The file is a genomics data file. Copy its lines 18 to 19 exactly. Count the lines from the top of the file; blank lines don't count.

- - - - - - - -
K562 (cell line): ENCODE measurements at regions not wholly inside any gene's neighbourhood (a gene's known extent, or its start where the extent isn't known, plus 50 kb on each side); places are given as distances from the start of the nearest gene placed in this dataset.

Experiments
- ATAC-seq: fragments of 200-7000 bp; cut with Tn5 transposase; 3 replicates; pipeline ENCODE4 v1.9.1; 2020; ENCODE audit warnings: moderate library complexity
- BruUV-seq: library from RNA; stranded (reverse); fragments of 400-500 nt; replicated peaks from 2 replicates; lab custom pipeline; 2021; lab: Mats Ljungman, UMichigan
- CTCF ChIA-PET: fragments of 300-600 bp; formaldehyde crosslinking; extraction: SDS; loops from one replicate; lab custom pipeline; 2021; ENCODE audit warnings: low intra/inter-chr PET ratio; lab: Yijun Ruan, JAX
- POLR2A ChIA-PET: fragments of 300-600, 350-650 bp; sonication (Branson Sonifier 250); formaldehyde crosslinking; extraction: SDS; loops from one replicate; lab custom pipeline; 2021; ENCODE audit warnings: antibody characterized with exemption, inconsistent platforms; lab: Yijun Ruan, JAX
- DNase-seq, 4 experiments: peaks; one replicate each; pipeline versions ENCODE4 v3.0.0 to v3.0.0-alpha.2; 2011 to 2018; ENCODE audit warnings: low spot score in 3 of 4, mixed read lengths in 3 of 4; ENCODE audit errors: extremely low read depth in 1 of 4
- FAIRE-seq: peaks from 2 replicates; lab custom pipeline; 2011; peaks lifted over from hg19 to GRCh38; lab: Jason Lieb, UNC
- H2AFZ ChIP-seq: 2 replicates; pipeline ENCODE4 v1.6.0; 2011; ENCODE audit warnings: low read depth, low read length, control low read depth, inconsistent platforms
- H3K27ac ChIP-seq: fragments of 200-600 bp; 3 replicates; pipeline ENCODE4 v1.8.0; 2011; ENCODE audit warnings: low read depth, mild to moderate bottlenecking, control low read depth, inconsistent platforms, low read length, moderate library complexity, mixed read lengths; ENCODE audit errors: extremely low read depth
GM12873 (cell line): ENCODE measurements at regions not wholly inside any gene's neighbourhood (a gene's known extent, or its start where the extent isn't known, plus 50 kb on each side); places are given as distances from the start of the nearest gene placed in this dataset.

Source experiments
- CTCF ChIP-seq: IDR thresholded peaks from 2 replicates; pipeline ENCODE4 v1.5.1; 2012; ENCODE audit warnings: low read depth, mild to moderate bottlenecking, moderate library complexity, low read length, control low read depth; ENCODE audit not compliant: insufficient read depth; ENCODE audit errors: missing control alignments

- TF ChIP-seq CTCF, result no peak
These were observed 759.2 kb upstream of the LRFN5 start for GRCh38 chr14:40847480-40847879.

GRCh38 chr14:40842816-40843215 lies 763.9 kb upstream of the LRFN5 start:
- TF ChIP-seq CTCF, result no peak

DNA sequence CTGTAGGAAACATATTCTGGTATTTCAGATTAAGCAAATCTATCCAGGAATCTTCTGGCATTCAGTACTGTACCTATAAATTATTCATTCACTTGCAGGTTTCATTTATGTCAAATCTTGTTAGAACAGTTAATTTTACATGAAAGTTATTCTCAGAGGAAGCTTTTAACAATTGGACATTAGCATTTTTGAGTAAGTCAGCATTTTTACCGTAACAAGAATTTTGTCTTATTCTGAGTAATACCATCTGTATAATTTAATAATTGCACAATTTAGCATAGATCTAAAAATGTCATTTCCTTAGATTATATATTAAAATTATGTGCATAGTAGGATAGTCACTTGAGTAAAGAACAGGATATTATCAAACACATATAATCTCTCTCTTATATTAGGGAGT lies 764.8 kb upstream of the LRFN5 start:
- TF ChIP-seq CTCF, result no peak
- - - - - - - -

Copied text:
DNA sequence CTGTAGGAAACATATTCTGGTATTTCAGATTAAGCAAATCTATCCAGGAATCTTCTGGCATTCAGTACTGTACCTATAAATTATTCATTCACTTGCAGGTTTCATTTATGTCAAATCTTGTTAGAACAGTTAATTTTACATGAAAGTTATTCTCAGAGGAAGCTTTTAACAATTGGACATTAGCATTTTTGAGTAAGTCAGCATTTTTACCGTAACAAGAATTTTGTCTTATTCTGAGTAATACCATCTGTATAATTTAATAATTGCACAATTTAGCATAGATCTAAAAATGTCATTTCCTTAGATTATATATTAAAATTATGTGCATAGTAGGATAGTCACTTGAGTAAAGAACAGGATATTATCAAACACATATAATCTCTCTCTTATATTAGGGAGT lies 764.8 kb upstream of the LRFN5 start:
- TF ChIP-seq CTCF, result no peak